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US lifts ban for jabbed travellers

Change ends restrictions that separated families
Travellers at Heathrow Airport near London on Monday.
Travellers at Heathrow Airport near London on Monday.
Alex Ingram/The New York Times

Ceylan Yeginsu, Niraj Chokshi, Concepción De León   |   New York   |   Published 09.11.21, 01:21 AM

The US reopened its borders for fully vaccinated travellers from dozens of countries on Monday, ending more than 18 months of restrictions on international travel that left families separated from loved ones and cost the global travel industry hundreds of billions of dollars in tourism revenue.

Under the new rules, fully vaccinated travellers will be allowed to enter the US if they can show proof of vaccination and a negative coronavirus test taken within three calendar days of travel. Unvaccinated Americans and children under the age of 18 are exempt from the requirement, but must take a test within one day of travel.


The shift has come in time for the holiday season, when the beleaguered tourism industry is eagerly awaiting an influx in international visitors, especially in popular big-city destinations like New York, Los Angeles and Miami.

The extended ban on travel from 33 countries — including EU members, China, India and Iran — devastated the sector and resulted in losses of nearly $300 billion in visitor spending and more than one million American jobs, according to the US Travel Association.

“Monday begins in earnest the return of international travel, when long-separated families and friends can safely reunite, travellers can explore this amazing country, and the US is able to reconnect with the global community,” said Roger Dow, the association’s president and chief executive officer.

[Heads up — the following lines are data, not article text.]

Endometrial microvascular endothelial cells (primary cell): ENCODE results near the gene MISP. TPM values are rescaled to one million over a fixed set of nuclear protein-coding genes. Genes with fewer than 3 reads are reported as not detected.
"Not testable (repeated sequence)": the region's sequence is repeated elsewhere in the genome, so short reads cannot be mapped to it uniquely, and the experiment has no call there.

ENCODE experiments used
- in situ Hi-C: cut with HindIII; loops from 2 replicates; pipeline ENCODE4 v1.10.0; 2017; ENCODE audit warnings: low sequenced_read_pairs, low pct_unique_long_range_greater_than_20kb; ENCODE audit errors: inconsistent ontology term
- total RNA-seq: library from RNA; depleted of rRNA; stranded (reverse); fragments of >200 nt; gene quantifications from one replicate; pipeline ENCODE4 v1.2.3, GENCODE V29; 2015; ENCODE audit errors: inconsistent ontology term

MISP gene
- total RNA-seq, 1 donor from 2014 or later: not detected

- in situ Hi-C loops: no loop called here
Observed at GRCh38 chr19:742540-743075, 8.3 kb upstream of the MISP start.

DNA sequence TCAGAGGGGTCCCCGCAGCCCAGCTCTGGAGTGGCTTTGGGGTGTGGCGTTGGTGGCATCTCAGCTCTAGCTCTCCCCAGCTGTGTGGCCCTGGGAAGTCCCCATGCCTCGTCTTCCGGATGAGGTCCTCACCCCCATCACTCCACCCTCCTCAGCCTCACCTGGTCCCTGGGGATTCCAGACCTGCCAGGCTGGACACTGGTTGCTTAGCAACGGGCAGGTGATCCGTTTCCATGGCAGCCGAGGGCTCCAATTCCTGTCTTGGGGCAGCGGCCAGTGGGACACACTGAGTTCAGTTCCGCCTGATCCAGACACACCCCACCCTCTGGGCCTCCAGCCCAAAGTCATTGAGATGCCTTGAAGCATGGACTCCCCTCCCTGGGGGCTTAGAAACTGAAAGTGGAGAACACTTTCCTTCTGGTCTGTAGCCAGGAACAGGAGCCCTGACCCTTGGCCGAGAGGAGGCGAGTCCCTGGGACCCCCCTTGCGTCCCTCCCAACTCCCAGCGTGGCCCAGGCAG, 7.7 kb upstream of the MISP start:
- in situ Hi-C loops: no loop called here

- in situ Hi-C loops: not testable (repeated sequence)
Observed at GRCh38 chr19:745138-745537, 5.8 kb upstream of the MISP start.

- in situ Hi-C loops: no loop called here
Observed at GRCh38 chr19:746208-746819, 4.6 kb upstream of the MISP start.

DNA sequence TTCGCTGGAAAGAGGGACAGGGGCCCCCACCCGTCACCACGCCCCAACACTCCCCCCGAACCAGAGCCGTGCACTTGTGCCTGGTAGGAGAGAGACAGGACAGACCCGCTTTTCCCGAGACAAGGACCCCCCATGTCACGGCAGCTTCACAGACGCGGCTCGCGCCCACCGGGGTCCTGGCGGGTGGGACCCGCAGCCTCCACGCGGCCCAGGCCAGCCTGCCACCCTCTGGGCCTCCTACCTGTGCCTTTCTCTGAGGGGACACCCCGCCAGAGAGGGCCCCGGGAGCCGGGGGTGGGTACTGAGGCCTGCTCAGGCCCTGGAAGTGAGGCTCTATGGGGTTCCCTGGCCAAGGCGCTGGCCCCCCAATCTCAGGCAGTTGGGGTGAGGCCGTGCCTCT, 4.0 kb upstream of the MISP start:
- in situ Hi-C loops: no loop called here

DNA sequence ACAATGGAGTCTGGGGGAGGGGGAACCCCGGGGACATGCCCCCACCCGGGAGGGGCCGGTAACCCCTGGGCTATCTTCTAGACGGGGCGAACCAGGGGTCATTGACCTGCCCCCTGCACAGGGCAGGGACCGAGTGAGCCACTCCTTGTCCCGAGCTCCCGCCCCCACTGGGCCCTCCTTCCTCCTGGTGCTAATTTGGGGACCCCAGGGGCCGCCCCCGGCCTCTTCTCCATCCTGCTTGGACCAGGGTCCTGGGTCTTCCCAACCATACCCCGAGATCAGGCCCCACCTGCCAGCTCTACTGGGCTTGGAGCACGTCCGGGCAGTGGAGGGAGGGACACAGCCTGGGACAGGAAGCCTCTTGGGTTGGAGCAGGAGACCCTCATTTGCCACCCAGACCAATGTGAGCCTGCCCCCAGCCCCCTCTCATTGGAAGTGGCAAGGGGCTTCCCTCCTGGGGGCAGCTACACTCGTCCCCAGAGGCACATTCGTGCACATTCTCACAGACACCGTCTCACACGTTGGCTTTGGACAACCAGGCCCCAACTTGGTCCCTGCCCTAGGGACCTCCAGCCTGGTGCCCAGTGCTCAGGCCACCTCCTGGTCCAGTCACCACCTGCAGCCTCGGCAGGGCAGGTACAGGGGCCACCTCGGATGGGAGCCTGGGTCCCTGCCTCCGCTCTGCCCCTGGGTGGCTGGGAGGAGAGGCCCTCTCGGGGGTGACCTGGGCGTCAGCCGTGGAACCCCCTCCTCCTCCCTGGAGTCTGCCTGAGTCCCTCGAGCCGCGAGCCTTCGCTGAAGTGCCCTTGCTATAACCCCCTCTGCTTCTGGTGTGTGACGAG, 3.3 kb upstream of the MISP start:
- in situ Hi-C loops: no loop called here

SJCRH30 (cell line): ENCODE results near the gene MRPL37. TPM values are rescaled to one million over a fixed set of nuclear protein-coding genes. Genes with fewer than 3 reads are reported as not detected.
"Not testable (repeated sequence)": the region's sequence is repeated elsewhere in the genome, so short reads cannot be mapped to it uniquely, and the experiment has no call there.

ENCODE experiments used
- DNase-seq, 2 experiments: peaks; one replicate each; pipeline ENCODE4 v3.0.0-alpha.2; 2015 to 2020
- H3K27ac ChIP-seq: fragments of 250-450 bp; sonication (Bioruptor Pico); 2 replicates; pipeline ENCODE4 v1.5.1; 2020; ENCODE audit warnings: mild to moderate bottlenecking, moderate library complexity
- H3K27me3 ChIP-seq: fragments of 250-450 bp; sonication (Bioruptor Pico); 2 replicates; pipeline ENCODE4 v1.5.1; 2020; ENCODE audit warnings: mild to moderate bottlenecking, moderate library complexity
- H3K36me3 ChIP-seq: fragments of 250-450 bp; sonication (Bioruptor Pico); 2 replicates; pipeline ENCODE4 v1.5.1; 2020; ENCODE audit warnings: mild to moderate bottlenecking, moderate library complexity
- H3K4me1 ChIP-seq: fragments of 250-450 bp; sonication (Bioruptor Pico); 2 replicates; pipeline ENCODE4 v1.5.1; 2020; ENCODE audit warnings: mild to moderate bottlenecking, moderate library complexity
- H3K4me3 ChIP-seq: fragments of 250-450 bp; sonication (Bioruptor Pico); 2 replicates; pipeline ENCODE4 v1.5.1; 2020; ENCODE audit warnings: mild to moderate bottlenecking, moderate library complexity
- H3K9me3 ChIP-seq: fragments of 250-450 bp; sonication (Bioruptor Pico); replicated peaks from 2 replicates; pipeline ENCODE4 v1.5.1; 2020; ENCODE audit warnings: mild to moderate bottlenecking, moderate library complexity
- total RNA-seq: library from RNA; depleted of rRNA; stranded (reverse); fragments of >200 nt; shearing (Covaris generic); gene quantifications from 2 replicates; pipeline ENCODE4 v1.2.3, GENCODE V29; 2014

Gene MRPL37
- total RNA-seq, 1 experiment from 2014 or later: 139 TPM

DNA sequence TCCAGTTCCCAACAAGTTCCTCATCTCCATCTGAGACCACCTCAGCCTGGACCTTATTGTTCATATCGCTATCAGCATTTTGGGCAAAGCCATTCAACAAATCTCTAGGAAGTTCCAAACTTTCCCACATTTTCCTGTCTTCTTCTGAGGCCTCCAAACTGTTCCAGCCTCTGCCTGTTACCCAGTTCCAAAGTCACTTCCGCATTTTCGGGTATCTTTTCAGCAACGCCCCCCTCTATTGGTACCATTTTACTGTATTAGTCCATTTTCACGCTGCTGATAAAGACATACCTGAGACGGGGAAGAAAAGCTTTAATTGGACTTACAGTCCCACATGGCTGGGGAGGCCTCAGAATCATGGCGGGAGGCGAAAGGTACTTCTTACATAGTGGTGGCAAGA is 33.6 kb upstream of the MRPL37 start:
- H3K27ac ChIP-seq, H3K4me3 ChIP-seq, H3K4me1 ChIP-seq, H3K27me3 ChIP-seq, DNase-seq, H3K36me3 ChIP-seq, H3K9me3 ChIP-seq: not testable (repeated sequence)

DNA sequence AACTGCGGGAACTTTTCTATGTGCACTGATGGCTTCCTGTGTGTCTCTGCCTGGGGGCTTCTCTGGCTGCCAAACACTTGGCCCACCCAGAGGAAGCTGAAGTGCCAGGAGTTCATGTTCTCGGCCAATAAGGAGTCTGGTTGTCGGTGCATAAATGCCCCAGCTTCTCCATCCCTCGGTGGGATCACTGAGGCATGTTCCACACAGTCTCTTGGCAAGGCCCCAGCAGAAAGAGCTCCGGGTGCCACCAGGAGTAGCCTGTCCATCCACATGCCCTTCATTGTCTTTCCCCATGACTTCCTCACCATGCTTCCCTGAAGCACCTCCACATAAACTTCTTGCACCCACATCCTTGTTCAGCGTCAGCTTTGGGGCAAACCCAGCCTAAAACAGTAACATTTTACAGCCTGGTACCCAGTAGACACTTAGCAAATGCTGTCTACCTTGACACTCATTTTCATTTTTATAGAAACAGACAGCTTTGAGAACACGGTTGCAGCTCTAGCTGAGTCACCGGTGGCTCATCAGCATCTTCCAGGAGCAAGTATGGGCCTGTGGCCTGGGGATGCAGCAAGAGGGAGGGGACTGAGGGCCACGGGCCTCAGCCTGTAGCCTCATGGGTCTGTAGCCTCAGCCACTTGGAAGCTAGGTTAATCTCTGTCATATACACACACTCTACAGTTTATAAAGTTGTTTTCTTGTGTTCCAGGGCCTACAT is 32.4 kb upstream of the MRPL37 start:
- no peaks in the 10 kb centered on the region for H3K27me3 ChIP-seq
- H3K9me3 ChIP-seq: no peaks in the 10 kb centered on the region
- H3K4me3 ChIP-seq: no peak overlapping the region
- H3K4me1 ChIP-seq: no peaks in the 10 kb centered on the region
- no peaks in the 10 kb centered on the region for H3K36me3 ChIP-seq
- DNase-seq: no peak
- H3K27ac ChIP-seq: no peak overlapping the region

“It is a monumental day for travellers, for the communities and businesses that rely on international visitation, and for the US economy overall.”

Airlines saw a big spike in online searches and ticket bookings for international travel — particularly from Europe and Latin America — after the administration announced its plans to ease the travel restrictions in September.

American Airlines said bookings over the three days after the announcement were up 66 per cent for flights between Britain and the US, 40 per cent for those from Europe and 74 per cent for Brazil, compared to a similar period a week earlier.

United Airlines said that it sold more tickets for trans-Atlantic flights in the days after the announcement than during a similar period in 2019, a first since the pandemic began.

Delta Air Lines said many of its international flights on Monday were fully booked. The carrier’s first flight into the US under the new restrictions, DL106, is expected to arrive from São Paulo, Brazil.

New York Times News Service

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